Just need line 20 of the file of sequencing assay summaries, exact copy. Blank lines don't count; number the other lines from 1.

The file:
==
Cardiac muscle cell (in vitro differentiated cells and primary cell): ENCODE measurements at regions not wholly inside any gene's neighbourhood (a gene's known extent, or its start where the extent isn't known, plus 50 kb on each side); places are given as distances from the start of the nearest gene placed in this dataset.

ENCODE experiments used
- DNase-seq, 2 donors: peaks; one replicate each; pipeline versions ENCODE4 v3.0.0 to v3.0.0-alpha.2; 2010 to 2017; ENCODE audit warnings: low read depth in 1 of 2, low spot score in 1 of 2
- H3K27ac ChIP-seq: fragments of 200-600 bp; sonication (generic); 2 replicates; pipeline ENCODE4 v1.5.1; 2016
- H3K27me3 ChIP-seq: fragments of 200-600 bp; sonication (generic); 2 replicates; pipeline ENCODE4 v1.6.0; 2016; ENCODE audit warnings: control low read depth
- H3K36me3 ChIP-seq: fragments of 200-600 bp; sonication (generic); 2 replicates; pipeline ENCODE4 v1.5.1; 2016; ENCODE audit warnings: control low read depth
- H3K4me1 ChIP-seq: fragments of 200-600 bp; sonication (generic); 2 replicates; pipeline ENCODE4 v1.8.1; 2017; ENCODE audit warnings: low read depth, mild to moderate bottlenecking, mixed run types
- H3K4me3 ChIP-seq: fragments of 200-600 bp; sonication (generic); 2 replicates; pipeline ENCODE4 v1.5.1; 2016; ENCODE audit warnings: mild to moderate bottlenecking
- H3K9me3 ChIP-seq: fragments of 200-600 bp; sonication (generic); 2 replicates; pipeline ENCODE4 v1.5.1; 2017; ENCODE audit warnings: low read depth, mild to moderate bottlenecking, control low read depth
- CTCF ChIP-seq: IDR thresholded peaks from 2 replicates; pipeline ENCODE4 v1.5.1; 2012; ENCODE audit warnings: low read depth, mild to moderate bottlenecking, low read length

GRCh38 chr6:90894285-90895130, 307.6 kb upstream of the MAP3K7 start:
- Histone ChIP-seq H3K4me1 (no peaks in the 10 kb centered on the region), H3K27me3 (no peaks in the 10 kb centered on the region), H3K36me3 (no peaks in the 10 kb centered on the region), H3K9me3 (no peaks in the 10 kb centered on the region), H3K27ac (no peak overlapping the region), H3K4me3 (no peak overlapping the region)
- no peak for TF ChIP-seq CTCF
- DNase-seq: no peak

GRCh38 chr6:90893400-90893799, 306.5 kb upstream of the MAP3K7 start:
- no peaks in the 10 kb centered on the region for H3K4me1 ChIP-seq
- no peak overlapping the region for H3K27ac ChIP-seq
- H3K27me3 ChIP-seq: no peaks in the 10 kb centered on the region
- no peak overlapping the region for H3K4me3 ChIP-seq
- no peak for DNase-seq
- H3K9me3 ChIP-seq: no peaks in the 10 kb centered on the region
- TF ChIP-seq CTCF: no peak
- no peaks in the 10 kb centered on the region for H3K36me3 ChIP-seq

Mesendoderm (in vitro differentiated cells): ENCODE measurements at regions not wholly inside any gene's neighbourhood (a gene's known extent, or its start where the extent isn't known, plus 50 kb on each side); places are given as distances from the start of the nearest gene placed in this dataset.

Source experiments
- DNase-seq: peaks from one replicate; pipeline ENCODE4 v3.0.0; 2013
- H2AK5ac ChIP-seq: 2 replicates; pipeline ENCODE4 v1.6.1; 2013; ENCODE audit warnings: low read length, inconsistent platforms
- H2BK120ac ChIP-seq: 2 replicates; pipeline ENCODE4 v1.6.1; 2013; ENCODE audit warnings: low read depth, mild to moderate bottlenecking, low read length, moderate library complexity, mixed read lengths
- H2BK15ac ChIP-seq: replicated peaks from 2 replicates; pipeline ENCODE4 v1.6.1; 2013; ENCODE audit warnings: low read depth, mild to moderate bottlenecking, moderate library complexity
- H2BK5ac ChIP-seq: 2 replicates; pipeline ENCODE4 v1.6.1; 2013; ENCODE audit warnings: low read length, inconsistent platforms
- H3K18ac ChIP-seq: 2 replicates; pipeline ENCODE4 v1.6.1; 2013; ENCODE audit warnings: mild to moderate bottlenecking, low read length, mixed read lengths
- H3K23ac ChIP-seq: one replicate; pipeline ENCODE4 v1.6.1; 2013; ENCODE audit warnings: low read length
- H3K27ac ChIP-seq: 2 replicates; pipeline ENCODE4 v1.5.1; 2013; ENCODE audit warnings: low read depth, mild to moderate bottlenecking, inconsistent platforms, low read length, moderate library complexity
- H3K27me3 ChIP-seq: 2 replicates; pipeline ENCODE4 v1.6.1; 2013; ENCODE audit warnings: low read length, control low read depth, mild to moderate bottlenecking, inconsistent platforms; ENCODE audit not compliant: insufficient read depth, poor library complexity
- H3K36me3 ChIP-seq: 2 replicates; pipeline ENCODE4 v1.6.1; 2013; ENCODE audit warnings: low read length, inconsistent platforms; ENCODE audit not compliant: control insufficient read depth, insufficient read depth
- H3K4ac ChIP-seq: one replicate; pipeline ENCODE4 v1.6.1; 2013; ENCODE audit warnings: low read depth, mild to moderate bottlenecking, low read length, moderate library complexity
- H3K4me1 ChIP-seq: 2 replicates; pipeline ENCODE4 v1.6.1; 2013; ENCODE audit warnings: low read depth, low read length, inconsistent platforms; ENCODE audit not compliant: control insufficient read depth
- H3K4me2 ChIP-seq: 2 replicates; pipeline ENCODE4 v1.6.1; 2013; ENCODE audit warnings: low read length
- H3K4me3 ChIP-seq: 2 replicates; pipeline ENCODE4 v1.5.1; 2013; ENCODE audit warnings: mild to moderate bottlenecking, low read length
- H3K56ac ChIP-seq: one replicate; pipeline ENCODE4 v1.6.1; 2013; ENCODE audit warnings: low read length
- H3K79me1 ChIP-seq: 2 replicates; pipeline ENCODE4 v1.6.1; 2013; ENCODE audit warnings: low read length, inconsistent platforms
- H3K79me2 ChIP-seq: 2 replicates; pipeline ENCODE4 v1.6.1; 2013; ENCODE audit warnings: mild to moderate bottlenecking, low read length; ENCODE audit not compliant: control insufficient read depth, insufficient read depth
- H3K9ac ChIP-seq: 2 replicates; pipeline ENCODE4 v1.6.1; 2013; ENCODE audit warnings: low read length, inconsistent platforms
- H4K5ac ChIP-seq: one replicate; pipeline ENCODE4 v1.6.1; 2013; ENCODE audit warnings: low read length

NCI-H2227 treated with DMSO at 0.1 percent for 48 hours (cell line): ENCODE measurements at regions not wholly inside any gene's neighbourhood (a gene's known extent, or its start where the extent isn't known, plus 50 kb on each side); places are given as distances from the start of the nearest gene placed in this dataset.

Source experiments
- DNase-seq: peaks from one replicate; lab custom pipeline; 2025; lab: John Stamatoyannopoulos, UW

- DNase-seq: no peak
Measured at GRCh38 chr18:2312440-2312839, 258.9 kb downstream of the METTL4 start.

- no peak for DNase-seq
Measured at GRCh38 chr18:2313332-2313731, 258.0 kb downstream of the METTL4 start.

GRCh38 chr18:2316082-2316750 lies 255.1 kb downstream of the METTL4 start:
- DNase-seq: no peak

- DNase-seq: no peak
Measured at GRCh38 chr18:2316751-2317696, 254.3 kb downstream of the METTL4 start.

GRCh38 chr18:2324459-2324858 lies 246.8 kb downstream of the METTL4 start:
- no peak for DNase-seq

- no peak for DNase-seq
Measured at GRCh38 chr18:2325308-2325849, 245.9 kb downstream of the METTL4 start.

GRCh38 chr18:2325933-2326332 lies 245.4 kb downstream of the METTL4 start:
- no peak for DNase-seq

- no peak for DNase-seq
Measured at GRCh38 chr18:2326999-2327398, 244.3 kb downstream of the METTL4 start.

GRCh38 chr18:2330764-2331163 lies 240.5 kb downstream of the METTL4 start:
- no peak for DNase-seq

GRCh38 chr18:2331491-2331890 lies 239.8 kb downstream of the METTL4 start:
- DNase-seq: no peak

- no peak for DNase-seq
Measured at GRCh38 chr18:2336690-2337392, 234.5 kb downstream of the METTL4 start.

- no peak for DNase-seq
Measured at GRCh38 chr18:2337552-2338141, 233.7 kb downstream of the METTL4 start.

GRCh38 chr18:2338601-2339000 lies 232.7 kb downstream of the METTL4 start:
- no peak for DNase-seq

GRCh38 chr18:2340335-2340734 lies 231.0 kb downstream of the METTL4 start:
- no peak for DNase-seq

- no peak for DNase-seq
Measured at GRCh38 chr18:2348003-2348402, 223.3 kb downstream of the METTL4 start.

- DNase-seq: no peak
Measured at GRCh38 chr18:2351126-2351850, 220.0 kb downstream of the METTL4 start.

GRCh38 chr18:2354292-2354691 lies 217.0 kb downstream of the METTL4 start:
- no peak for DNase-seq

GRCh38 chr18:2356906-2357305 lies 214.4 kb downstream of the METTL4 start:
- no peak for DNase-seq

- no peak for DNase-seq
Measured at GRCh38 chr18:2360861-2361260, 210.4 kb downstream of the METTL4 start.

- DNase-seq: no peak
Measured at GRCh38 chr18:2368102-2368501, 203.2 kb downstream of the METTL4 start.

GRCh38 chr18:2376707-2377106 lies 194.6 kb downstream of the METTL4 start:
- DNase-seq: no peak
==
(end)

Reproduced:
- no peak for DNase-seq